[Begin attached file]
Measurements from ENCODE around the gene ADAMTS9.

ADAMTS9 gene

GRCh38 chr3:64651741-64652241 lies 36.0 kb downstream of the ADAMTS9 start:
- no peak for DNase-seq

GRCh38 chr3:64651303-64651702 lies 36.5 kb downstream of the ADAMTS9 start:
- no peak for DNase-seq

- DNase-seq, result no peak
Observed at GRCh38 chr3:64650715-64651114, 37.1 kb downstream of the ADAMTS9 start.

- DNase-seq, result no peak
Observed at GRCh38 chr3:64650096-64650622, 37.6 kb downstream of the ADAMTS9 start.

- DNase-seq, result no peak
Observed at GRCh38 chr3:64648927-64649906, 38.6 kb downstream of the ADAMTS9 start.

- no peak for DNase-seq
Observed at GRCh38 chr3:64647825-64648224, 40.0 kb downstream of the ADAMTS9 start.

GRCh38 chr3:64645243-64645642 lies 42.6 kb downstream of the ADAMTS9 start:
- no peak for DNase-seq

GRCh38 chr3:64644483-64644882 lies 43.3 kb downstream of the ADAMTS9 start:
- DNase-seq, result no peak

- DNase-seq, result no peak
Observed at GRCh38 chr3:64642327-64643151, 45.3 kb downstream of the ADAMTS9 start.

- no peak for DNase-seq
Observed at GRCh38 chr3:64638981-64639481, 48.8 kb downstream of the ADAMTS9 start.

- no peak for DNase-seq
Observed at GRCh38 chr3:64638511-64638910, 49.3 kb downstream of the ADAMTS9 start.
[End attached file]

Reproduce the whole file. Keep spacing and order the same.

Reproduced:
Measurements from ENCODE around the gene ADAMTS9.

ADAMTS9 gene

GRCh38 chr3:64651741-64652241 lies 36.0 kb downstream of the ADAMTS9 start:
- no peak for DNase-seq

GRCh38 chr3:64651303-64651702 lies 36.5 kb downstream of the ADAMTS9 start:
- no peak for DNase-seq

- DNase-seq, result no peak
Observed at GRCh38 chr3:64650715-64651114, 37.1 kb downstream of the ADAMTS9 start.

- DNase-seq, result no peak
Observed at GRCh38 chr3:64650096-64650622, 37.6 kb downstream of the ADAMTS9 start.

- DNase-seq, result no peak
Observed at GRCh38 chr3:64648927-64649906, 38.6 kb downstream of the ADAMTS9 start.

- no peak for DNase-seq
Observed at GRCh38 chr3:64647825-64648224, 40.0 kb downstream of the ADAMTS9 start.

GRCh38 chr3:64645243-64645642 lies 42.6 kb downstream of the ADAMTS9 start:
- no peak for DNase-seq

GRCh38 chr3:64644483-64644882 lies 43.3 kb downstream of the ADAMTS9 start:
- DNase-seq, result no peak

- DNase-seq, result no peak
Observed at GRCh38 chr3:64642327-64643151, 45.3 kb downstream of the ADAMTS9 start.

- no peak for DNase-seq
Observed at GRCh38 chr3:64638981-64639481, 48.8 kb downstream of the ADAMTS9 start.

- no peak for DNase-seq
Observed at GRCh38 chr3:64638511-64638910, 49.3 kb downstream of the ADAMTS9 start.